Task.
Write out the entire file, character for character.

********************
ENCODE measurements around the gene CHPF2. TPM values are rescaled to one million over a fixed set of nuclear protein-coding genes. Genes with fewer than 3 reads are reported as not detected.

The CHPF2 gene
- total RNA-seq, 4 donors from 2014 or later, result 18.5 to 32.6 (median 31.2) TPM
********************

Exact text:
ENCODE measurements around the gene CHPF2. TPM values are rescaled to one million over a fixed set of nuclear protein-coding genes. Genes with fewer than 3 reads are reported as not detected.

The CHPF2 gene
- total RNA-seq, 4 donors from 2014 or later, result 18.5 to 32.6 (median 31.2) TPM